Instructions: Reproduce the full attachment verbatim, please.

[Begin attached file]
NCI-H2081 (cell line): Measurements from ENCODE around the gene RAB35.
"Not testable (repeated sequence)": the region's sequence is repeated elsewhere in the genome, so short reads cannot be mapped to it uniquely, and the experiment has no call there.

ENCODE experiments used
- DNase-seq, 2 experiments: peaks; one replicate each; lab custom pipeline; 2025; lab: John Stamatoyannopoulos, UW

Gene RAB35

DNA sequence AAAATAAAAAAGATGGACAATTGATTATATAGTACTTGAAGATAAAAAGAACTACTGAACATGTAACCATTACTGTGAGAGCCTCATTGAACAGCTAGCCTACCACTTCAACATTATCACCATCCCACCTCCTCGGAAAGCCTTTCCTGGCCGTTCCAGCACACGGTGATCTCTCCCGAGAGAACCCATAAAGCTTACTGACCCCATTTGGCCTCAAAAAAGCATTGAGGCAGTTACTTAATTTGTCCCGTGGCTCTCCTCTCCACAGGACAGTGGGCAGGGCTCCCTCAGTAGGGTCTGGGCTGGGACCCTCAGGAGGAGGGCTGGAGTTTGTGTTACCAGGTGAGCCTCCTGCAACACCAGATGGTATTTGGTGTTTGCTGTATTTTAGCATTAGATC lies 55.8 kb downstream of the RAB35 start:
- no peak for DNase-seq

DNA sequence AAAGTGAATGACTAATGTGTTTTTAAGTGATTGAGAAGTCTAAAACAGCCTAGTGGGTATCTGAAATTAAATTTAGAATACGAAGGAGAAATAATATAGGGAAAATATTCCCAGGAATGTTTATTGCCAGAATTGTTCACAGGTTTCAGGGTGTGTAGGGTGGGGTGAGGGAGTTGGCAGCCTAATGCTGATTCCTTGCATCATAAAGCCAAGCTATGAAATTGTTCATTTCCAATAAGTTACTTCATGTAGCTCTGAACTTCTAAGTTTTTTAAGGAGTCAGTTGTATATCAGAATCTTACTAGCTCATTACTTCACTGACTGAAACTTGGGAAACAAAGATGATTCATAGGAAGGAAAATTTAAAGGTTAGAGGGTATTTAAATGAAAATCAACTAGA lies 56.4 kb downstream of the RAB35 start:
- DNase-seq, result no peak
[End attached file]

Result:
NCI-H2081 (cell line): Measurements from ENCODE around the gene RAB35.
"Not testable (repeated sequence)": the region's sequence is repeated elsewhere in the genome, so short reads cannot be mapped to it uniquely, and the experiment has no call there.

ENCODE experiments used
- DNase-seq, 2 experiments: peaks; one replicate each; lab custom pipeline; 2025; lab: John Stamatoyannopoulos, UW

Gene RAB35

DNA sequence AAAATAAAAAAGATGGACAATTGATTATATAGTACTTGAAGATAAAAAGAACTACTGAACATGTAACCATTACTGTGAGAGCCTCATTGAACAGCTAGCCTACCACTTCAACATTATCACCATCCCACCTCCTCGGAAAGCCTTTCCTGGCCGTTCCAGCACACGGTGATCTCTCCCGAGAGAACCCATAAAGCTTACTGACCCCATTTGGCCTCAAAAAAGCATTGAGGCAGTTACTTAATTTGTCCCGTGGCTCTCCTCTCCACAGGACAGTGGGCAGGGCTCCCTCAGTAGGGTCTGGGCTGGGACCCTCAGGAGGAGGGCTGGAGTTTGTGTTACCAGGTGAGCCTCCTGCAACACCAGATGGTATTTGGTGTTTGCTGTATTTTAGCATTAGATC lies 55.8 kb downstream of the RAB35 start:
- no peak for DNase-seq

DNA sequence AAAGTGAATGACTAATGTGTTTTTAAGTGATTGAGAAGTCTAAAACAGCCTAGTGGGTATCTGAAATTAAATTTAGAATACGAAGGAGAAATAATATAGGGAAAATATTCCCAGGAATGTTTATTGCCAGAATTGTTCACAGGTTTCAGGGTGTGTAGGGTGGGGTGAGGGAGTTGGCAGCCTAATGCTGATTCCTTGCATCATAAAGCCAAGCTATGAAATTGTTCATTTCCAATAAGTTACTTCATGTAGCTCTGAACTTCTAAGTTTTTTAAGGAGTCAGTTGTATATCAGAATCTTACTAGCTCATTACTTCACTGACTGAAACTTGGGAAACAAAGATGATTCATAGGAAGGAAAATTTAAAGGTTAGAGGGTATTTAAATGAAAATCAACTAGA lies 56.4 kb downstream of the RAB35 start:
- DNase-seq, result no peak